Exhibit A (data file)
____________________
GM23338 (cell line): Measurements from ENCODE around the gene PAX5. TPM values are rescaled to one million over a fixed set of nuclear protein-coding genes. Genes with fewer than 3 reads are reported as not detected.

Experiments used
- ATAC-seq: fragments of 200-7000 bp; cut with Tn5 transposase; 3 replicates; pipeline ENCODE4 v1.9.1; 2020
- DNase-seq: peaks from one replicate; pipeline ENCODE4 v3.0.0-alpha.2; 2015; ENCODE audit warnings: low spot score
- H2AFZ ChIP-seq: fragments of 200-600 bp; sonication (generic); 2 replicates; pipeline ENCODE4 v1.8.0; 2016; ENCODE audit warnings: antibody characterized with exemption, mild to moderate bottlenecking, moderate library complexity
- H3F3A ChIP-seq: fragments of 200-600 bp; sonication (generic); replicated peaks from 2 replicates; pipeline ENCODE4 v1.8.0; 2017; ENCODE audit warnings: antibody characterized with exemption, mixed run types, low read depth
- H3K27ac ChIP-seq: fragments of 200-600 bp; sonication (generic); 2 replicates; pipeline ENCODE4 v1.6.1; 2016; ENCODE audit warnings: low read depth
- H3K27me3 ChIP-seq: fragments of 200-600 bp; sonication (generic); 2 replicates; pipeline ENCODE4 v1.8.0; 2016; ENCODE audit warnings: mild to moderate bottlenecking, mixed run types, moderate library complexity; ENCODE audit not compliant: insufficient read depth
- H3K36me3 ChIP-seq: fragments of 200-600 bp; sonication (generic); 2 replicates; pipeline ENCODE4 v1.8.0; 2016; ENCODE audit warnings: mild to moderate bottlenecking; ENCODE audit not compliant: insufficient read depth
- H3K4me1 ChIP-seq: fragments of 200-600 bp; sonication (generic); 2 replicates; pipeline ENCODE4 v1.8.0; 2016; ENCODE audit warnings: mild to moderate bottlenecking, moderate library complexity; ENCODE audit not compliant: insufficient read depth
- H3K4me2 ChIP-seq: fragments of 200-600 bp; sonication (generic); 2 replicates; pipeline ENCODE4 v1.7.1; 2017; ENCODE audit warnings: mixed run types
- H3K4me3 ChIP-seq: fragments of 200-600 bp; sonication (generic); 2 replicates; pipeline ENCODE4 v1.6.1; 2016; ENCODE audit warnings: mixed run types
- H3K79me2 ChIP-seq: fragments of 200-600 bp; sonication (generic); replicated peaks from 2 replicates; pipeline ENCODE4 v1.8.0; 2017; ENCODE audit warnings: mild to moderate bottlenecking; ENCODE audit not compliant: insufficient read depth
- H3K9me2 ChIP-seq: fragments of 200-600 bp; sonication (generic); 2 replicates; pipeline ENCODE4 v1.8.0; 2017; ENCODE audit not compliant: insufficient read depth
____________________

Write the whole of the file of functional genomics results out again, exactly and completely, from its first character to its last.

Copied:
GM23338 (cell line): Measurements from ENCODE around the gene PAX5. TPM values are rescaled to one million over a fixed set of nuclear protein-coding genes. Genes with fewer than 3 reads are reported as not detected.

Experiments used
- ATAC-seq: fragments of 200-7000 bp; cut with Tn5 transposase; 3 replicates; pipeline ENCODE4 v1.9.1; 2020
- DNase-seq: peaks from one replicate; pipeline ENCODE4 v3.0.0-alpha.2; 2015; ENCODE audit warnings: low spot score
- H2AFZ ChIP-seq: fragments of 200-600 bp; sonication (generic); 2 replicates; pipeline ENCODE4 v1.8.0; 2016; ENCODE audit warnings: antibody characterized with exemption, mild to moderate bottlenecking, moderate library complexity
- H3F3A ChIP-seq: fragments of 200-600 bp; sonication (generic); replicated peaks from 2 replicates; pipeline ENCODE4 v1.8.0; 2017; ENCODE audit warnings: antibody characterized with exemption, mixed run types, low read depth
- H3K27ac ChIP-seq: fragments of 200-600 bp; sonication (generic); 2 replicates; pipeline ENCODE4 v1.6.1; 2016; ENCODE audit warnings: low read depth
- H3K27me3 ChIP-seq: fragments of 200-600 bp; sonication (generic); 2 replicates; pipeline ENCODE4 v1.8.0; 2016; ENCODE audit warnings: mild to moderate bottlenecking, mixed run types, moderate library complexity; ENCODE audit not compliant: insufficient read depth
- H3K36me3 ChIP-seq: fragments of 200-600 bp; sonication (generic); 2 replicates; pipeline ENCODE4 v1.8.0; 2016; ENCODE audit warnings: mild to moderate bottlenecking; ENCODE audit not compliant: insufficient read depth
- H3K4me1 ChIP-seq: fragments of 200-600 bp; sonication (generic); 2 replicates; pipeline ENCODE4 v1.8.0; 2016; ENCODE audit warnings: mild to moderate bottlenecking, moderate library complexity; ENCODE audit not compliant: insufficient read depth
- H3K4me2 ChIP-seq: fragments of 200-600 bp; sonication (generic); 2 replicates; pipeline ENCODE4 v1.7.1; 2017; ENCODE audit warnings: mixed run types
- H3K4me3 ChIP-seq: fragments of 200-600 bp; sonication (generic); 2 replicates; pipeline ENCODE4 v1.6.1; 2016; ENCODE audit warnings: mixed run types
- H3K79me2 ChIP-seq: fragments of 200-600 bp; sonication (generic); replicated peaks from 2 replicates; pipeline ENCODE4 v1.8.0; 2017; ENCODE audit warnings: mild to moderate bottlenecking; ENCODE audit not compliant: insufficient read depth
- H3K9me2 ChIP-seq: fragments of 200-600 bp; sonication (generic); 2 replicates; pipeline ENCODE4 v1.8.0; 2017; ENCODE audit not compliant: insufficient read depth